“As I was taking a shit just now, I suddenly realized that this can’t be just a coincidence that I’m sitting here taking a shit and at the same time thinking about it.”—The first line of “Kokkola”
In the “bald and bold” style of the Coen Brothers’ “Fargo,” as director Chad Eric Bergman describes it, Akvavit Theatre stages the United States premiere of the Finnish work “Kokkola,” translated by Nina Sallinen, with aplomb.
The young Akvavit Theatre company, founded just last year, bills their production as similar to the darkly comic film because of its very Nordic “sisu,” which is Finnish for steely perseverance in the face of all adversity. “The film calls it as it sees it,” says Bergman, a Finnish characteristic shared by “Kokkola” a hilarious “arctic tragedy.”
The play indeed has Nordic roots. Bergman, the producing artistic director of Akvavit Theatre, grew up under the influence of the Guthrie and the Theatre de la Jeune Lune in Minneapolis before heading off to Helsinki in 1996 on a Fulbright Scholarship to study cultural transmission through the bilingual theater of the Nordic regions. He then came back and founded Akvavit to create a “conduit” for translated Nordic work in Chicago. “At the turn of the nineteenth century, there were so many Swedish immigrants to Chicago that it was the third-largest ‘Swedish’ city behind Stockholm and Göteborg,” Bergman explains. He wants Akvavit to deepen that tradition by introducing the modern and cutting-edge voices of Nordic playwrights.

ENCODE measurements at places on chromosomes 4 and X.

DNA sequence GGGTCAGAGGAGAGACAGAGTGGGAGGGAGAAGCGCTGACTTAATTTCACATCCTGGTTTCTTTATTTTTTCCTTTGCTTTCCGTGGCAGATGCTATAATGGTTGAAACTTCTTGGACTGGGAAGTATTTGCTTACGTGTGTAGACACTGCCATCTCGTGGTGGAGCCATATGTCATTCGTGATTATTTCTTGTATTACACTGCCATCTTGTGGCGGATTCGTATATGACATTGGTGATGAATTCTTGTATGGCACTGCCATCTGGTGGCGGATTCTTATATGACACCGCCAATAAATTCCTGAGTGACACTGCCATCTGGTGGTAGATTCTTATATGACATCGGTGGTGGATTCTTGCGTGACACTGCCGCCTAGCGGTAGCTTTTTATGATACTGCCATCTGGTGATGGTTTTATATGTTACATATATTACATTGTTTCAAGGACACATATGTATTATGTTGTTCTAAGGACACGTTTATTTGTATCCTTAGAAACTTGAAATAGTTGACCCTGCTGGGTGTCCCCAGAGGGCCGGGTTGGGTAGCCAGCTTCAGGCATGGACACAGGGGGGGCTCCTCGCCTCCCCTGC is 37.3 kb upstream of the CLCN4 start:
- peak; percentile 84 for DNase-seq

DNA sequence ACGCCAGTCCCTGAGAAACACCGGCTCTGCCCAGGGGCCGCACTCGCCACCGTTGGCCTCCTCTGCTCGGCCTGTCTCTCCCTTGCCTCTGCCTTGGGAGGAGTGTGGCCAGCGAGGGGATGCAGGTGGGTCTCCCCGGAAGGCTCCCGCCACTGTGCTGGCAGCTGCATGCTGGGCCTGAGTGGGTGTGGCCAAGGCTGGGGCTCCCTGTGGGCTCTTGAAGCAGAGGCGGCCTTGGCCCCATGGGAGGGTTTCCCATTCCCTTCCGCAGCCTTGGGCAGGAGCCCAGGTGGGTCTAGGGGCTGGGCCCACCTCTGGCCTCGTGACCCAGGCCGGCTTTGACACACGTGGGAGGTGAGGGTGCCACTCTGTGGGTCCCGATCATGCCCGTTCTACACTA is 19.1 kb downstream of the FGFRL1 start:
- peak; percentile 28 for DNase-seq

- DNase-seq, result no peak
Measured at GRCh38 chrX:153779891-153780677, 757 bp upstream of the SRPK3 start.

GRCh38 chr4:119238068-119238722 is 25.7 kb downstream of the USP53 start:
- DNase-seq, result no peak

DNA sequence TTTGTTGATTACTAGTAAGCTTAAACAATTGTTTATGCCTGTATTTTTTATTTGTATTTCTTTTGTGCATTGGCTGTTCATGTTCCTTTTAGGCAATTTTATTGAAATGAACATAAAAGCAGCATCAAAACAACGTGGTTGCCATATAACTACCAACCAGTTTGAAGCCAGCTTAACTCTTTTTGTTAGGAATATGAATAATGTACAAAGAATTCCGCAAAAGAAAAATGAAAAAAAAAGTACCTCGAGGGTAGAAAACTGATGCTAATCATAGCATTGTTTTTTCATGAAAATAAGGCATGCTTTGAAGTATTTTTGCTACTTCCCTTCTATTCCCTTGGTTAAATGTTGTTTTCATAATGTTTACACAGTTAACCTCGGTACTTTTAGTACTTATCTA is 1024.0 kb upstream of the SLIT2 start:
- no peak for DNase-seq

Leea Klemola, author of “Kokkola” and shocking theater artist in her own Finnish right, is certainly not afraid of examining the anatomy of shame in a precisely Nordic way. Akvavit forefronts the strangeness of Finnish culture to Americans in their promotional video for “Kokkola,” which pictures four men standing beside a frigid Lake Michigan, nude but for various household wares—a framed painting, an umbrella, some hand fans—covering their genitals. And if you donate, the men will “drop-it-ALL.” Bergman hastily says that his company is “pretty aware” that American sensibilities about nudity are different from Finnish notions. “The naked human form isn’t a big deal, whereas violence is a huge taboo—” thus the interest in Stieg Larsson’s “Girl with the Dragon Tattoo” series. This and other cultural barriers are apparent in “Kokkola” from the beginning of the production, especially in a spectacularly entertaining scene in which the main characters chug bottles of vodka, strip to their skivvies and march around the stage belting in Finnish and smacking one another vigorously on the ass. Theater-goers may become accustomed to gratuitous amounts of nudity, but rarely is such ease and casualness bestowed upon the stark-naked form as in “Kokkola.” Bergman calls nudity “as he sees it,” responding that he must approach it “clinically and with precision—” no frills.
For all its strangeness to the Chicagoan eye, Akvavit’s Nordic sensibilities could bring the theater scene new ideas for staging frank, unabashed reality. Bergman has reciprocal cultural transmission goals: “Eventually I would like Akvavit Theatre to have a unit that brings the work we are doing back to the Nordic countries.” With this feedback loop, Akvavit stands a chance of keeping their Nordic work as Nordic as “Kokkola.” Bergman’s one concern is his directorial translatability: “One challenge that I have had as I direct is avoiding the simple statement, ‘Oh, that wasn’t very Finnish.’” (Eric Shoemaker)
Through August 5 at the Rivendell Theatre, 5775 North Ridge, (773)334-7728. $25.